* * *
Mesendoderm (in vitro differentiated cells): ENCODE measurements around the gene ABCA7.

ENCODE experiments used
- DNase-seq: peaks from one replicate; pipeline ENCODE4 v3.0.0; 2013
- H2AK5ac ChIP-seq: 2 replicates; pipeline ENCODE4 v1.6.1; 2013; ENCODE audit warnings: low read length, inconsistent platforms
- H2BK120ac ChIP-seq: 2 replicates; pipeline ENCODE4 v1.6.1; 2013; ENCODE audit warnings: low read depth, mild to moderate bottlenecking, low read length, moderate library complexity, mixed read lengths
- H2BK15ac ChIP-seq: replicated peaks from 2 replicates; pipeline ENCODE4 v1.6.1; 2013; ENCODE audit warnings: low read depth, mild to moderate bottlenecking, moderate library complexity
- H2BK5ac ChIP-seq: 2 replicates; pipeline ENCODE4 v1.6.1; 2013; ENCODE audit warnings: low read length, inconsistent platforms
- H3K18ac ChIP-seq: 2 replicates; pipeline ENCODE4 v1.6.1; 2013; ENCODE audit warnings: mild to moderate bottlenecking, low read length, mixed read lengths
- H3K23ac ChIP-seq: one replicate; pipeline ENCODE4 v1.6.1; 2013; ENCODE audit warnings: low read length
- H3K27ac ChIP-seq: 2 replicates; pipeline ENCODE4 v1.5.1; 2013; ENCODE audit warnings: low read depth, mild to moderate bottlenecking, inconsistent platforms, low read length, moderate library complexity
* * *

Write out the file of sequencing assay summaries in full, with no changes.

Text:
Mesendoderm (in vitro differentiated cells): ENCODE measurements around the gene ABCA7.

ENCODE experiments used
- DNase-seq: peaks from one replicate; pipeline ENCODE4 v3.0.0; 2013
- H2AK5ac ChIP-seq: 2 replicates; pipeline ENCODE4 v1.6.1; 2013; ENCODE audit warnings: low read length, inconsistent platforms
- H2BK120ac ChIP-seq: 2 replicates; pipeline ENCODE4 v1.6.1; 2013; ENCODE audit warnings: low read depth, mild to moderate bottlenecking, low read length, moderate library complexity, mixed read lengths
- H2BK15ac ChIP-seq: replicated peaks from 2 replicates; pipeline ENCODE4 v1.6.1; 2013; ENCODE audit warnings: low read depth, mild to moderate bottlenecking, moderate library complexity
- H2BK5ac ChIP-seq: 2 replicates; pipeline ENCODE4 v1.6.1; 2013; ENCODE audit warnings: low read length, inconsistent platforms
- H3K18ac ChIP-seq: 2 replicates; pipeline ENCODE4 v1.6.1; 2013; ENCODE audit warnings: mild to moderate bottlenecking, low read length, mixed read lengths
- H3K23ac ChIP-seq: one replicate; pipeline ENCODE4 v1.6.1; 2013; ENCODE audit warnings: low read length
- H3K27ac ChIP-seq: 2 replicates; pipeline ENCODE4 v1.5.1; 2013; ENCODE audit warnings: low read depth, mild to moderate bottlenecking, inconsistent platforms, low read length, moderate library complexity